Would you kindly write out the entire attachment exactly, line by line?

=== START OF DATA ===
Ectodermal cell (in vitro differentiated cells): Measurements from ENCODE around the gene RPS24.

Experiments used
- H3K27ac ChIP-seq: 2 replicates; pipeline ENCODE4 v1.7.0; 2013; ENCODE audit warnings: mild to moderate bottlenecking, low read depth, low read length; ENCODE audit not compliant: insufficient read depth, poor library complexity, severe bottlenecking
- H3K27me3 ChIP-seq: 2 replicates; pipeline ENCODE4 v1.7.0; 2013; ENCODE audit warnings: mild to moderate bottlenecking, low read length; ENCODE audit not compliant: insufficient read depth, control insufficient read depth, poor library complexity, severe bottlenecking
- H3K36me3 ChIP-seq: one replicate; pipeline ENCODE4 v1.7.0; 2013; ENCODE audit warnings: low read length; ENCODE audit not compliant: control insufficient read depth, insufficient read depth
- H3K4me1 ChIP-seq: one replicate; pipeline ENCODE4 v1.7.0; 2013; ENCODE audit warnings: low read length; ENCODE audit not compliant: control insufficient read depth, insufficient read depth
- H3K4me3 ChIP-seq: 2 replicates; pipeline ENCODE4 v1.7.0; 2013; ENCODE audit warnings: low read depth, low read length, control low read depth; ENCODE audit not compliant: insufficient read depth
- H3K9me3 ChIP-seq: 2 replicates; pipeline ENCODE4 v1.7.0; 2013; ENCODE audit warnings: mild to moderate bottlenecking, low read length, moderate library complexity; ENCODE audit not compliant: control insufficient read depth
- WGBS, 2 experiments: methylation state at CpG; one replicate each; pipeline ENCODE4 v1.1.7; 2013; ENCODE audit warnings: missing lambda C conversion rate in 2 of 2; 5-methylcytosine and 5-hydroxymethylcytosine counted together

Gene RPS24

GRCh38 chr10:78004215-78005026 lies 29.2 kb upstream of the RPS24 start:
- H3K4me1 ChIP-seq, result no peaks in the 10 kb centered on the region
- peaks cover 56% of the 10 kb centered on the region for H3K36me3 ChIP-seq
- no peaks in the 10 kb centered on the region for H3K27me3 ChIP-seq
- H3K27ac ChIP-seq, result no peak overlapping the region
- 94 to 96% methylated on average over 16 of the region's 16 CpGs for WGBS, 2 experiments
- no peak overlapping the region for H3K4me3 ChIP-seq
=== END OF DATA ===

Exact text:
Ectodermal cell (in vitro differentiated cells): Measurements from ENCODE around the gene RPS24.

Experiments used
- H3K27ac ChIP-seq: 2 replicates; pipeline ENCODE4 v1.7.0; 2013; ENCODE audit warnings: mild to moderate bottlenecking, low read depth, low read length; ENCODE audit not compliant: insufficient read depth, poor library complexity, severe bottlenecking
- H3K27me3 ChIP-seq: 2 replicates; pipeline ENCODE4 v1.7.0; 2013; ENCODE audit warnings: mild to moderate bottlenecking, low read length; ENCODE audit not compliant: insufficient read depth, control insufficient read depth, poor library complexity, severe bottlenecking
- H3K36me3 ChIP-seq: one replicate; pipeline ENCODE4 v1.7.0; 2013; ENCODE audit warnings: low read length; ENCODE audit not compliant: control insufficient read depth, insufficient read depth
- H3K4me1 ChIP-seq: one replicate; pipeline ENCODE4 v1.7.0; 2013; ENCODE audit warnings: low read length; ENCODE audit not compliant: control insufficient read depth, insufficient read depth
- H3K4me3 ChIP-seq: 2 replicates; pipeline ENCODE4 v1.7.0; 2013; ENCODE audit warnings: low read depth, low read length, control low read depth; ENCODE audit not compliant: insufficient read depth
- H3K9me3 ChIP-seq: 2 replicates; pipeline ENCODE4 v1.7.0; 2013; ENCODE audit warnings: mild to moderate bottlenecking, low read length, moderate library complexity; ENCODE audit not compliant: control insufficient read depth
- WGBS, 2 experiments: methylation state at CpG; one replicate each; pipeline ENCODE4 v1.1.7; 2013; ENCODE audit warnings: missing lambda C conversion rate in 2 of 2; 5-methylcytosine and 5-hydroxymethylcytosine counted together

Gene RPS24

GRCh38 chr10:78004215-78005026 lies 29.2 kb upstream of the RPS24 start:
- H3K4me1 ChIP-seq, result no peaks in the 10 kb centered on the region
- peaks cover 56% of the 10 kb centered on the region for H3K36me3 ChIP-seq
- no peaks in the 10 kb centered on the region for H3K27me3 ChIP-seq
- H3K27ac ChIP-seq, result no peak overlapping the region
- 94 to 96% methylated on average over 16 of the region's 16 CpGs for WGBS, 2 experiments
- no peak overlapping the region for H3K4me3 ChIP-seq